Editor’s note: Story updated with comment from an attorney for the inmates.
There will be no death penalty by lethal injection on Monday (April 17) unless the U.S. Supreme Court steps in. A stay has been granted by the Arkansas Supreme Court for the executions of inmates Don Davis and Bruce Ward.
Chief Justice Dan Kemp and Justices Courtney Goodson, Jospehine Hart, and Robin Wynne were in the majority opinion. Justices Karen Baker, Shawn Womack and Rhonda Wood were the three dissenters. In a lengthy dissent, Justice Womack issued a pointed conclusion about the decision to stay the executions.
“On a final note, and of no less importance, the majority, in a 4-3 decision, is granting relief to the two individuals who were convicted of murdering Rebecca Lynn Doss and Jane T. Daniel. The petitioners had their day in court, the jury spoke, and decades of appeals have occurred. The families are entitled to closure and finality of the law. It is inconceivable that this court, with the facts and the law well established, stays these executions over speculation that the Supreme Court might change the law. This court has a duty to apply the laws of Arkansas as they exist today. … Today, justice has been denied by the majority,”
A statement from the office of Arkansas Attorney General Leslie Rutledge said she is “considering options as to how to proceed.” Later in the day Rutledge tweeted that she planned to appeal the decision to the U.S. Supreme Court “this evening.”
UPDATE: Rutledge asked the U.S. Supreme Court to vacate the Arkansas Supreme Court’s stay of execution for Don Davis, but declined to request for similar action in Bruce Ward’s case. Ward’s case had been considered twice by the state’s high court and Rutledge suggested additional factors might come into play with the request.
Gov. Asa Hutchinson on March 6 set execution dates two at a time over an 11-day period starting April 17 and ending April 27.
• April 17: Don Davis, Bruce Ward;
• April 20: Stacey Johnson, Ledelle Lee;
• April 24: Marcel Williams, Jack Jones; and
• April 27: Jason McGehee, Kenneth Williams.
However, the State Parole Board on April 4 recommended the governor grant clemency to one of the condemned, Jason McGehee. On April 6, U.S. District Court Judge D. Price Marshall ruled in federal court that there must be at least a 30-day period before the Parole Board makes that recommendation. That would place McGehee’s execution past April 30, when the state’s supply of midazolam, one of three drugs used in its executions, expires.
Monday’s decision by the Arkansas Supreme Court was part of several legal actions that were possible related to the planned executions.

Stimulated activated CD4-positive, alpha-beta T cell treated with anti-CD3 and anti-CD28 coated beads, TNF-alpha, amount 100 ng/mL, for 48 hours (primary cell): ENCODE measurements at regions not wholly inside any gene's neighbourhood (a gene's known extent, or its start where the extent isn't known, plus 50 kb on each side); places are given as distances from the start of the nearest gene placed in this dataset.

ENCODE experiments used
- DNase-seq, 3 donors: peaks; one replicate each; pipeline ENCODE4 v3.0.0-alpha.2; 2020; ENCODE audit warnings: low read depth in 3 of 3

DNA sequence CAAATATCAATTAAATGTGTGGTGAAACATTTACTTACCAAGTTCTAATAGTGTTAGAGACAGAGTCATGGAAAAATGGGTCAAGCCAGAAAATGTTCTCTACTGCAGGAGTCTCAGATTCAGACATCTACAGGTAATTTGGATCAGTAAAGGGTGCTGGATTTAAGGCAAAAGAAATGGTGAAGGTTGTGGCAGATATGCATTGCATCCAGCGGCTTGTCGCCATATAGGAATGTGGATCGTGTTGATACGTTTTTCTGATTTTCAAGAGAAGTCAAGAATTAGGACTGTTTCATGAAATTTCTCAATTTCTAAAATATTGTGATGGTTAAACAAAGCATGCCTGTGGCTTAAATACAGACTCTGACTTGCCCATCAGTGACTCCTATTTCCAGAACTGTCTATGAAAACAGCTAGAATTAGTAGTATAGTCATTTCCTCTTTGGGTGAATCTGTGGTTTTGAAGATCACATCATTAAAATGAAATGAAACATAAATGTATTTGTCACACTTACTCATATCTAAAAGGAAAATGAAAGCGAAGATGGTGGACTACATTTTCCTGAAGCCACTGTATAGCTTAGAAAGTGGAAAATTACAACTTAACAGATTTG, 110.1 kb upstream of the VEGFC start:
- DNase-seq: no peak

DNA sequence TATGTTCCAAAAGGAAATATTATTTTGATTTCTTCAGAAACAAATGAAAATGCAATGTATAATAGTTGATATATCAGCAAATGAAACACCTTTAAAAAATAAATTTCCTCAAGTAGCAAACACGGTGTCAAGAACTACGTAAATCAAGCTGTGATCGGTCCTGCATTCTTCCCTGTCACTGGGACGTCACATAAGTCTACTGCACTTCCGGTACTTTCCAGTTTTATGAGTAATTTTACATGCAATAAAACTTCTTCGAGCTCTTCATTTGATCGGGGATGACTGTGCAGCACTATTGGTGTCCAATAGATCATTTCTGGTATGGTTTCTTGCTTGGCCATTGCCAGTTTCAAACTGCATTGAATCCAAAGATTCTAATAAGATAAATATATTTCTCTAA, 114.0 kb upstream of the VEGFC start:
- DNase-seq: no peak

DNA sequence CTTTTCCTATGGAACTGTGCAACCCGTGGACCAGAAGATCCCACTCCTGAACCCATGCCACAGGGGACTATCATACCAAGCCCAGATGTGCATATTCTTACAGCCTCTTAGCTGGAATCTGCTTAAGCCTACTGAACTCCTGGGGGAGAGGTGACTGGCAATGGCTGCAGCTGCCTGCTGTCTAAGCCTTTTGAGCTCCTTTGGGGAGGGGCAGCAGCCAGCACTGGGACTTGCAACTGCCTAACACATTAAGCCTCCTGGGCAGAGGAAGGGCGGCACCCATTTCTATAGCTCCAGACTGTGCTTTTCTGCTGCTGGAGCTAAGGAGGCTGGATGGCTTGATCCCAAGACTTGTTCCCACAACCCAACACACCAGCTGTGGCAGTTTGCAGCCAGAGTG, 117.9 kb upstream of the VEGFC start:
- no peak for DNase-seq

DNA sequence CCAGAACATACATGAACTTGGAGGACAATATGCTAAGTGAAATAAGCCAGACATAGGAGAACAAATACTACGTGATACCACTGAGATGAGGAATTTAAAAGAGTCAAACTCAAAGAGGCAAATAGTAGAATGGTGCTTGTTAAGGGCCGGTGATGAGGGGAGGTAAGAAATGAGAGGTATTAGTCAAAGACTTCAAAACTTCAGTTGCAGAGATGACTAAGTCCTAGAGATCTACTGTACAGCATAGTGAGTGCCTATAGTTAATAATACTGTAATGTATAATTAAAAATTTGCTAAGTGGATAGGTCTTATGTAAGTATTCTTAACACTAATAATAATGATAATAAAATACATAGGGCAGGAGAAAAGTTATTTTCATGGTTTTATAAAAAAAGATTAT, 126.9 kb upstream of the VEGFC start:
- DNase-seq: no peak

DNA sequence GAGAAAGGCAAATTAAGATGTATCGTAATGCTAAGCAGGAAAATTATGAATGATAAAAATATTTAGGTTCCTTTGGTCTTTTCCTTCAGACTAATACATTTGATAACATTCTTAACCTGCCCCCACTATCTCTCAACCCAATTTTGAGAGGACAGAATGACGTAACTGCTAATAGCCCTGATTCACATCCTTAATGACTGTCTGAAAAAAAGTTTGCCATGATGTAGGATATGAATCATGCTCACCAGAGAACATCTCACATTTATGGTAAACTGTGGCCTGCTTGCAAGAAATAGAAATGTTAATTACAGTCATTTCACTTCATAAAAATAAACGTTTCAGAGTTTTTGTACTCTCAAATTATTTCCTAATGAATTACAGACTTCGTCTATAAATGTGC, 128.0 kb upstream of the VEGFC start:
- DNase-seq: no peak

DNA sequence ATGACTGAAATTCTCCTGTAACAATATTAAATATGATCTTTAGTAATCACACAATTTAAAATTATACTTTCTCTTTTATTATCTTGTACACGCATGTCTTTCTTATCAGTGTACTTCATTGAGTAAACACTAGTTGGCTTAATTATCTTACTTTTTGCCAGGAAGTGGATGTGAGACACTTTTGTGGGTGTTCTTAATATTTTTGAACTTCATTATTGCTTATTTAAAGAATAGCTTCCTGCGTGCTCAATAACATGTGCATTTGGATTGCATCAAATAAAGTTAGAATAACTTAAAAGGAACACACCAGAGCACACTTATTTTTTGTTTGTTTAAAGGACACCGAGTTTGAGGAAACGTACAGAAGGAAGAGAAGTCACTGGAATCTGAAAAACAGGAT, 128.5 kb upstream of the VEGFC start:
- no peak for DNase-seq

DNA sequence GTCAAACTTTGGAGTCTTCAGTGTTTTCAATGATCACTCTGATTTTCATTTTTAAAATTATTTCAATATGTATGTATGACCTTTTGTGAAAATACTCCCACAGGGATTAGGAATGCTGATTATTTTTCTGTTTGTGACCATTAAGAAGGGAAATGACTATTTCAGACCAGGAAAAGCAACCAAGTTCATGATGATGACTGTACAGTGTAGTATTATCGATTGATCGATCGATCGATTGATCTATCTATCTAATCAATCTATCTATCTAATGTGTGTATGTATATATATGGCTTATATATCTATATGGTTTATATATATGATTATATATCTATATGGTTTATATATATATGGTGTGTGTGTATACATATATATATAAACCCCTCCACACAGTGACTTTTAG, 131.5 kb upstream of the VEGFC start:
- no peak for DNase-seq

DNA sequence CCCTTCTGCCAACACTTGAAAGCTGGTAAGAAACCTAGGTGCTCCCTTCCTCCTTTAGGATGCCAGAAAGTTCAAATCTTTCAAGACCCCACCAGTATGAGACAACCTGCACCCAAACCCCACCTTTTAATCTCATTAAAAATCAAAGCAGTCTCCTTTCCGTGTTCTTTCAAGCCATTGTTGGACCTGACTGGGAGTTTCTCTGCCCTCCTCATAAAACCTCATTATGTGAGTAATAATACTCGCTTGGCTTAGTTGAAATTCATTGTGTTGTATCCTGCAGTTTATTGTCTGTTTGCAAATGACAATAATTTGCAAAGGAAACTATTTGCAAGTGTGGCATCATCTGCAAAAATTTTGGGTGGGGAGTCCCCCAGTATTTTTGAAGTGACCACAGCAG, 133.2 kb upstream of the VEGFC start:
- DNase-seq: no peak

Scott Braden, assistant federal defender with the Arkansas Federal Defender’s Office, and an attorney representing the inmates, issued this statement: “There will be no executions tonight. We are deeply grateful that the Arkansas Supreme Court has issued stays of execution for Bruce Ward and Don Davis on the basis of proceedings commenced in light of the U.S. Supreme Court’s pending case, McWilliams v. Dunn, which presents the precise question also at issue in Mr. Ward’s and Mr. Davis’s cases.
“The question in McWilliams is whether the Court’s 1985 ruling in Ake v. Oklahoma clearly established that an indigent defendant is entitled to meaningful assistance from an expert who is independent of the prosecution. As the Brief for the Petitioner in McWilliams states: ‘[t]he prosecution and defense can no more share the same expert than they can share the same lawyer.’ The Court will hold oral argument in McWilliams on April 24.
“Like Mr. McWilliams, Mr. Ward and Mr. Davis were denied access to independent mental health experts, even though they clearly demonstrated that mental health issues would be significant factors at their trials. Mr. Ward has severe and life-long schizophrenia, breaks with reality, and delusions, such as seeing demon dogs at the foot of his bed since childhood. Mr. Davis has organic brain damage, intellectual disability, a history of head injuries, fetal alcohol syndrome, and other severe mental health conditions.
“Both Mr. Ward and Mr. Davis were denied independent mental health experts to help their defense attorneys investigate, understand, and present these critical mental health issues to the jury. The Arkansas Supreme Court recognized that executing either man, before the Court answers this question for Mr. McWilliams, would be profoundly arbitrary and unjust.”